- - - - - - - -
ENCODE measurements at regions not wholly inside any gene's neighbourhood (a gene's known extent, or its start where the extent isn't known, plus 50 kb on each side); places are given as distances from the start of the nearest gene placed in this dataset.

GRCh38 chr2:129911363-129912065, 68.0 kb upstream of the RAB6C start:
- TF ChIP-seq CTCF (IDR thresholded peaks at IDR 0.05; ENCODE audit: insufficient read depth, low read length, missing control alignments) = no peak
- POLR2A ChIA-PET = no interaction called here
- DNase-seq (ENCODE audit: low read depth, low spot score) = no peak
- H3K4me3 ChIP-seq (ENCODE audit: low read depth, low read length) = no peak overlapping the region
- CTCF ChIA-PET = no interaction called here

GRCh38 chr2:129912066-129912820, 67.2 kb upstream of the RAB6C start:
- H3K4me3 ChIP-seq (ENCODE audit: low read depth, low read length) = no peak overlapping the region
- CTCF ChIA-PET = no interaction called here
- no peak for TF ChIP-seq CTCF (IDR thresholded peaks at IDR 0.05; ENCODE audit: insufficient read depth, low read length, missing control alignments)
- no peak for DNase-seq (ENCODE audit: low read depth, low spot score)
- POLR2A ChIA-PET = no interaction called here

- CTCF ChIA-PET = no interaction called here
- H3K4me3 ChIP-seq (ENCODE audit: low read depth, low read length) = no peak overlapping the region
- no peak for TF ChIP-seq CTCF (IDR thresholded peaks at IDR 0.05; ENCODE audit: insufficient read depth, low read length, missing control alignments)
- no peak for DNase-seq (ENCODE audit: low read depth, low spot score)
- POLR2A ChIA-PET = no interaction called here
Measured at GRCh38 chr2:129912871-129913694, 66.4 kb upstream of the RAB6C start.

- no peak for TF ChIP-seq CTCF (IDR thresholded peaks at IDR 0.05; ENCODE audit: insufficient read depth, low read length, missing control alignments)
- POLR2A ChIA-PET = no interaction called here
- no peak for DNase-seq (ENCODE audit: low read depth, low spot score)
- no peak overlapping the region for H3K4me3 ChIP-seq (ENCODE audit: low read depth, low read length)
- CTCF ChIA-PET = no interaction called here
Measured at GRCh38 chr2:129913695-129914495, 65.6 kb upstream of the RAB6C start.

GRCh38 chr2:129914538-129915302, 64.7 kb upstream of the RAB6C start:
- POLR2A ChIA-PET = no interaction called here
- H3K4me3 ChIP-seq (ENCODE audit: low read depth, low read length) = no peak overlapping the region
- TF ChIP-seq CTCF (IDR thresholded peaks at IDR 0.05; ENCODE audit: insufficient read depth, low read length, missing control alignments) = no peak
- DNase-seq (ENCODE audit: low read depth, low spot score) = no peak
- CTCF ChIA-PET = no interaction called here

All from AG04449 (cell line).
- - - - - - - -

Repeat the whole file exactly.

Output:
ENCODE measurements at regions not wholly inside any gene's neighbourhood (a gene's known extent, or its start where the extent isn't known, plus 50 kb on each side); places are given as distances from the start of the nearest gene placed in this dataset.

GRCh38 chr2:129911363-129912065, 68.0 kb upstream of the RAB6C start:
- TF ChIP-seq CTCF (IDR thresholded peaks at IDR 0.05; ENCODE audit: insufficient read depth, low read length, missing control alignments) = no peak
- POLR2A ChIA-PET = no interaction called here
- DNase-seq (ENCODE audit: low read depth, low spot score) = no peak
- H3K4me3 ChIP-seq (ENCODE audit: low read depth, low read length) = no peak overlapping the region
- CTCF ChIA-PET = no interaction called here

GRCh38 chr2:129912066-129912820, 67.2 kb upstream of the RAB6C start:
- H3K4me3 ChIP-seq (ENCODE audit: low read depth, low read length) = no peak overlapping the region
- CTCF ChIA-PET = no interaction called here
- no peak for TF ChIP-seq CTCF (IDR thresholded peaks at IDR 0.05; ENCODE audit: insufficient read depth, low read length, missing control alignments)
- no peak for DNase-seq (ENCODE audit: low read depth, low spot score)
- POLR2A ChIA-PET = no interaction called here

- CTCF ChIA-PET = no interaction called here
- H3K4me3 ChIP-seq (ENCODE audit: low read depth, low read length) = no peak overlapping the region
- no peak for TF ChIP-seq CTCF (IDR thresholded peaks at IDR 0.05; ENCODE audit: insufficient read depth, low read length, missing control alignments)
- no peak for DNase-seq (ENCODE audit: low read depth, low spot score)
- POLR2A ChIA-PET = no interaction called here
Measured at GRCh38 chr2:129912871-129913694, 66.4 kb upstream of the RAB6C start.

- no peak for TF ChIP-seq CTCF (IDR thresholded peaks at IDR 0.05; ENCODE audit: insufficient read depth, low read length, missing control alignments)
- POLR2A ChIA-PET = no interaction called here
- no peak for DNase-seq (ENCODE audit: low read depth, low spot score)
- no peak overlapping the region for H3K4me3 ChIP-seq (ENCODE audit: low read depth, low read length)
- CTCF ChIA-PET = no interaction called here
Measured at GRCh38 chr2:129913695-129914495, 65.6 kb upstream of the RAB6C start.

GRCh38 chr2:129914538-129915302, 64.7 kb upstream of the RAB6C start:
- POLR2A ChIA-PET = no interaction called here
- H3K4me3 ChIP-seq (ENCODE audit: low read depth, low read length) = no peak overlapping the region
- TF ChIP-seq CTCF (IDR thresholded peaks at IDR 0.05; ENCODE audit: insufficient read depth, low read length, missing control alignments) = no peak
- DNase-seq (ENCODE audit: low read depth, low spot score) = no peak
- CTCF ChIA-PET = no interaction called here

All from AG04449 (cell line).